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Access all Archives: Music in the Museums – Festival of Ideas 2011

Courtesy of Sarah Collins
Photograph Courtesy of Sarah Collins

In our most ambitious event to date, we took five of Cambridge University’s best museums, gathered a team over 120 performers, composers, engineers and stewards, put a unique musical event in each venue, then opened the doors to over 500 members of the public for just one night of new musical experiences.

    • Composer and Cambridge alumnus Joe Snape used an original text by Sarah McKee and the sounds of Scott’s fateful Antarctic expedition in an original sound installation for the Polar Museum.
    • Music students Lawrence Dunn and Oscar Dub took the mechanical sounds of the Whipple Museum’s modern replica of Richard of Wallingford’s 14th century astronomical clock as a starting point for their intricate installation of slowly unfolding processes.
    • Cambridge resident and longtime CaMEO friend Rob Campion brought his professional Southbank Gamelan Players to the Sedgewick Museum to respond to the earth and fossil tones of the galleries with their Javanese metallic, drum and vocal sounds.
    • Trumpeter and Cambridge alumnus James Brady brought together talented local musicians and students to perform music inspired by the skeletal exhibits of the Museum of Zoology, combining funk, jazz, rock, electronic, African and Latin-American influences in an improvised melting pot. DJ support was provided by local collective Curious Yellow Records.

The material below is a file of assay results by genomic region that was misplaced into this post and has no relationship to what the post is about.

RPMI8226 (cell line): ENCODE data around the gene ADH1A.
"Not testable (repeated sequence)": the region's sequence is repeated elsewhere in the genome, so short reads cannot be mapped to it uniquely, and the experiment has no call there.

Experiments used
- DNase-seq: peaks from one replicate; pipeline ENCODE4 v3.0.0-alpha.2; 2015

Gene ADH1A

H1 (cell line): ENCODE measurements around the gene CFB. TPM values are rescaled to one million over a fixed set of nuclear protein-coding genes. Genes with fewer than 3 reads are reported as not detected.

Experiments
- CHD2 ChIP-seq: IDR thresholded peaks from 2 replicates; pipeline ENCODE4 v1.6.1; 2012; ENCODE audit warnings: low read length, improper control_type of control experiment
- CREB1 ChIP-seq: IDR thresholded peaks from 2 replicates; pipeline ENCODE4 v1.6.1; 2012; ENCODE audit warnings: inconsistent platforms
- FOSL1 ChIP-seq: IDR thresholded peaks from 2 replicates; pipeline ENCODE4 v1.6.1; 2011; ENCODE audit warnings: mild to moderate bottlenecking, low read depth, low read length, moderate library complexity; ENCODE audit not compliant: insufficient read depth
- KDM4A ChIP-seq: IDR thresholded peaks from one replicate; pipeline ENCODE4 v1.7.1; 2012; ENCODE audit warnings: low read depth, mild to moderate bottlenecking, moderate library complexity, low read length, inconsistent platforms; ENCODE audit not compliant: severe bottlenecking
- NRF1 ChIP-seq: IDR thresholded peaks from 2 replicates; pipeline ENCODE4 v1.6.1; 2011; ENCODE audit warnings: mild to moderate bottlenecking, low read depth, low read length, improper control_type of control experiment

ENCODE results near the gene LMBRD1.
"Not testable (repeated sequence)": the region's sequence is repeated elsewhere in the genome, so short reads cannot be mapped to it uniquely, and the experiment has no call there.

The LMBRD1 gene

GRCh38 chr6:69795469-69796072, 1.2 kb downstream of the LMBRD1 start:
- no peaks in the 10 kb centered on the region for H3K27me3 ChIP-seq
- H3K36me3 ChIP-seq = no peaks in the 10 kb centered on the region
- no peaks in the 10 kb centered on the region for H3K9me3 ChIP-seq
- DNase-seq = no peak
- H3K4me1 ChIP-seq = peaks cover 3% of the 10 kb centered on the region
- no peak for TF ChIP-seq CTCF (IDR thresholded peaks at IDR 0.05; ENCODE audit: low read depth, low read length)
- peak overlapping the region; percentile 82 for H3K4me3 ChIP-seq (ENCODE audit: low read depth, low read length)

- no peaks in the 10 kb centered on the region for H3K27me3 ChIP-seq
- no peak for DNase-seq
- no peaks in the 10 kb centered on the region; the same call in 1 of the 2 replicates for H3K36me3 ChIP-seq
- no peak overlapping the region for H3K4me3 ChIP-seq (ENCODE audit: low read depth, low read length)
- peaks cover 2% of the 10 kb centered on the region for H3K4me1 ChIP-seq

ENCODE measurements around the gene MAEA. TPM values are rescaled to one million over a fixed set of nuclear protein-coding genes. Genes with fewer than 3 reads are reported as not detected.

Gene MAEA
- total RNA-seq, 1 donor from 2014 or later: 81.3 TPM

Music students Joe Bates and Anthony Friend launched Filthy Lucre, their new venture in club/classical crossover, at the Fitzwilliam Museum with a live simulation of a drum machine and additional compositions from Toby Young and Stephen Craigen.


A brilliant, brilliant idea to get us all out into these fantastic museums and hearing some new music – the combination of experiences added more than either could have done alone!”

- Audience Member

This was a most exciting evening: a great success equally in terms of artistic quality and connection with a broad and diverse audience… I found myself seeing quite a lot of fascinating material I’d never seen before, and learning a lot in the process, and I was clearly not alone in this… a higher calibre than many installations I have experienced in some of London’s major galleries.”

- Lecturer in Music at the University of Cambridge.

Watching a jazz band in a Cambridge museum deliver a genuinely flipping amazing cover of The National Anthem. The Radiohead one.”

- Blogger, radio presenter and law student.

The young adult audience is one that museums often struggle to attract, and so to see the museums packed with young people was a real pleasure. Moreover, it was very noticeable that in each of the museums, they were really engaging with the objects on display as well as the music and the sound installations.”

- Dr Liz Hide, Museums Development Officer, University of Cambridge

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